If you’re like me, you probably get a hankering for ammonia hydroxide every now and again. And that can mean only one thing: a trip to the golden arches for some delicious ammonia hydroxide-treated hamburgers.
Although many of McDonald’s loyal customers may be unaware, the beef served in its burgers contains up to 15% “ammoniated boneless lean beef trimmings,” called “pink slime” by its critics. (Not sure what its fans call it.) The food industry’s tribute to alchemy, pink slime consists of inedible bits of beef and fat which through the marvels of modern science (and the benevolent hand of the USDA) have been rendered fit for human consumption, at least in small quantities. What was once destined for the dog’s food bowl now fills bags of Happy Meals and fattens the corporate bottom line.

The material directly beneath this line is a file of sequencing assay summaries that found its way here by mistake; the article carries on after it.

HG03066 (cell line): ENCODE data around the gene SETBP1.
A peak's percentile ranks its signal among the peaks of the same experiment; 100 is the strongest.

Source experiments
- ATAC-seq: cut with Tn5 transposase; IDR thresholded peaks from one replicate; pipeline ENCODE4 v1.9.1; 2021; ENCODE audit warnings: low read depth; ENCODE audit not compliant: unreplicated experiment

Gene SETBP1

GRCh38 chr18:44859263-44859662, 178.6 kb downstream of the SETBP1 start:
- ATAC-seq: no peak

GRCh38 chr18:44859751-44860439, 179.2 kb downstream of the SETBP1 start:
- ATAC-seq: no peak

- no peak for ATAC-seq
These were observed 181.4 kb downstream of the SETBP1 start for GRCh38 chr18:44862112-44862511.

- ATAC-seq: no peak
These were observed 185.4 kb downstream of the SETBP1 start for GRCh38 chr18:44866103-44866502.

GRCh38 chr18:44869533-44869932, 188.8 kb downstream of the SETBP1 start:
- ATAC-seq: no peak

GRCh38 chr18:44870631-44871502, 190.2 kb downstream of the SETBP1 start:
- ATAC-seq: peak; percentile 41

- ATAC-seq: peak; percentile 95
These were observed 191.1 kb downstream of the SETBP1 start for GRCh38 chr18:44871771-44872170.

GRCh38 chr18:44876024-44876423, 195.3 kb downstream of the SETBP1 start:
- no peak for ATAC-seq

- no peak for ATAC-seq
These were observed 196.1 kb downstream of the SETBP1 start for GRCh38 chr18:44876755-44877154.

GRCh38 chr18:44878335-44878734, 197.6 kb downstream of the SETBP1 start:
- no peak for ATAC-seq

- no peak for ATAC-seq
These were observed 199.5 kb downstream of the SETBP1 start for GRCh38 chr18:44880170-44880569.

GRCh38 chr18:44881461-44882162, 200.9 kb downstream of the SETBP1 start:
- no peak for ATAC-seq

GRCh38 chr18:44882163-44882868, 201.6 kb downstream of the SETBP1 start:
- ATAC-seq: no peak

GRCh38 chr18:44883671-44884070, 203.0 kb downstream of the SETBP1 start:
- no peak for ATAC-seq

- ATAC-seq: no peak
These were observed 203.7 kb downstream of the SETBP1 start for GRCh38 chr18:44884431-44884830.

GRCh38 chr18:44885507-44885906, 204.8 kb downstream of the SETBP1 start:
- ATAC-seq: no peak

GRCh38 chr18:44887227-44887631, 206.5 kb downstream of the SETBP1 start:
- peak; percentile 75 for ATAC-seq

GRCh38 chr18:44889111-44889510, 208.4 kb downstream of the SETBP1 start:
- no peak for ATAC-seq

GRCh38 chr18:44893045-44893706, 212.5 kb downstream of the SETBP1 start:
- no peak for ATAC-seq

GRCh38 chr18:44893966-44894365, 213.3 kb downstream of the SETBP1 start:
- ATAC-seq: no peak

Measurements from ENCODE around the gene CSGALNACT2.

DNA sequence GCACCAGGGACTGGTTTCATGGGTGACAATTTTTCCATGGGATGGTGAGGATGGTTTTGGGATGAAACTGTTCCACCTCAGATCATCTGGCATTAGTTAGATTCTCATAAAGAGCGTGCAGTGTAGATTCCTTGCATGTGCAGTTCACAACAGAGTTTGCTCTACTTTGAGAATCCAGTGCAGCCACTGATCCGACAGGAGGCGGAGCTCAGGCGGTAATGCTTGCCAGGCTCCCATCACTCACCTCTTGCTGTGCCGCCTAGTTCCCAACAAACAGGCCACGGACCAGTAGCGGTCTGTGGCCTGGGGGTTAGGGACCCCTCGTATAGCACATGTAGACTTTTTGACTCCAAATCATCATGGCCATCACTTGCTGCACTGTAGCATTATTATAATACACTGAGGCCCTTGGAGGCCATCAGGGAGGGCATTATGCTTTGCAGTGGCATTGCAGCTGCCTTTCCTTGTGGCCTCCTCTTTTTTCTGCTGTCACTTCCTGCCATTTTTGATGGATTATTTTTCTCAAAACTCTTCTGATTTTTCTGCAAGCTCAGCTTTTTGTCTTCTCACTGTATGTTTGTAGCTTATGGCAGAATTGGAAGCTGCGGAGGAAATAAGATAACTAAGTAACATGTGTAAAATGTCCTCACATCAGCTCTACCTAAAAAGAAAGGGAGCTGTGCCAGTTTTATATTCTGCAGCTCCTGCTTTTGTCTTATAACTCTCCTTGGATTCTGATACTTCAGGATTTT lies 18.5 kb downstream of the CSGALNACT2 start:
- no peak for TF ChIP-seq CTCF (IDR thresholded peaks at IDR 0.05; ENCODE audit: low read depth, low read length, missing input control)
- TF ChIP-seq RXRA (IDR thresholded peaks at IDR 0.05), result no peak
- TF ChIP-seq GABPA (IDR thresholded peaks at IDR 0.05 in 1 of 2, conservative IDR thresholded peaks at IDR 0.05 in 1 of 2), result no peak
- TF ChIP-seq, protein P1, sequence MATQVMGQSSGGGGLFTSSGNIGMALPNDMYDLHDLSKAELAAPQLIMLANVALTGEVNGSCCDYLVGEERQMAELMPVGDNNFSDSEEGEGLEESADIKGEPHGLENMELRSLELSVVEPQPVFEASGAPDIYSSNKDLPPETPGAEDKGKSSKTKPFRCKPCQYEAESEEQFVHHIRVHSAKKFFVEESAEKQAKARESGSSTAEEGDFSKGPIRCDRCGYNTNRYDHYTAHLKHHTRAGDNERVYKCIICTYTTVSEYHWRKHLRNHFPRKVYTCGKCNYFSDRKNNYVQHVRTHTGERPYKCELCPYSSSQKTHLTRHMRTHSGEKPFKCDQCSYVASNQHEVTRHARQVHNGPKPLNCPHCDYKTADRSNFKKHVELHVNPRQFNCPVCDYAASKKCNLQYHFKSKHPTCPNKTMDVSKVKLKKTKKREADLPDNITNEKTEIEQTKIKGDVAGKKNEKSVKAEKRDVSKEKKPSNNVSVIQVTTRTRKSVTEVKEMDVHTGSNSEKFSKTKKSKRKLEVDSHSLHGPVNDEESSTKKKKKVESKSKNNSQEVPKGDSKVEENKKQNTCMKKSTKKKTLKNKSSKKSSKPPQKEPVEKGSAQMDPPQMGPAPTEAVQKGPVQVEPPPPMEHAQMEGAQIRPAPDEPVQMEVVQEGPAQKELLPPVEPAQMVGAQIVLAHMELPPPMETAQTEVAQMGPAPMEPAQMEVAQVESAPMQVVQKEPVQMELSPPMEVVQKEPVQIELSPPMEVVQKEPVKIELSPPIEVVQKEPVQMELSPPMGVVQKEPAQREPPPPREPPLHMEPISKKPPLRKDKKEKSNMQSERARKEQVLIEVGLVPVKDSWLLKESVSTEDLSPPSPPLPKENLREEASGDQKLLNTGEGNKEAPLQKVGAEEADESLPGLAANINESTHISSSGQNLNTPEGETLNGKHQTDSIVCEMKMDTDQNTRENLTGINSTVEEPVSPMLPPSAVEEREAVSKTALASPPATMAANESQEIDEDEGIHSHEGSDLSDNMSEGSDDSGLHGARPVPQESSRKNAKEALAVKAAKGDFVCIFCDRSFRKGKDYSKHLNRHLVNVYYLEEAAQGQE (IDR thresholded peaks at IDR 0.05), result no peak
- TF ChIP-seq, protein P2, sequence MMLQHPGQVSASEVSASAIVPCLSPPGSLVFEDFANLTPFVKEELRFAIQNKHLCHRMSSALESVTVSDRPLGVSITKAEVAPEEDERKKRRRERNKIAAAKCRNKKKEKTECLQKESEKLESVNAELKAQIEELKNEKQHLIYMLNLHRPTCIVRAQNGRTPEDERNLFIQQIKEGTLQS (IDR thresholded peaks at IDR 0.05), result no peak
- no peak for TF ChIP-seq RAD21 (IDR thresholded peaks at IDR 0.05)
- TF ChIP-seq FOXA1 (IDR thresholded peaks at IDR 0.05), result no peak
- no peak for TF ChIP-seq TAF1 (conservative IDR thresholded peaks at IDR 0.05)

The TV chef Jamie Oliver highlighted this special ingredient recently for a queasy looking audience on his show, demonstrating the basic facts of the pink slime production process using a washing machine and a bottle of household ammonia. Although it’s denying any connection Oliver’s crusade to improve American food quality, McDonald’s has apparently decided that it would rather not suffer any more negative press about the quality of its food. From here on, ammonia hydroxide lovers will have to go elsewhere for their fix, since McDonald’s patties will be pink slime free.
It shouldn’t be too hard to find though, since about 70% of the hamburger sold in the US contains this delicious treat. Good hunting, and bon appetit!
Photo by Flickr user pointnshoot.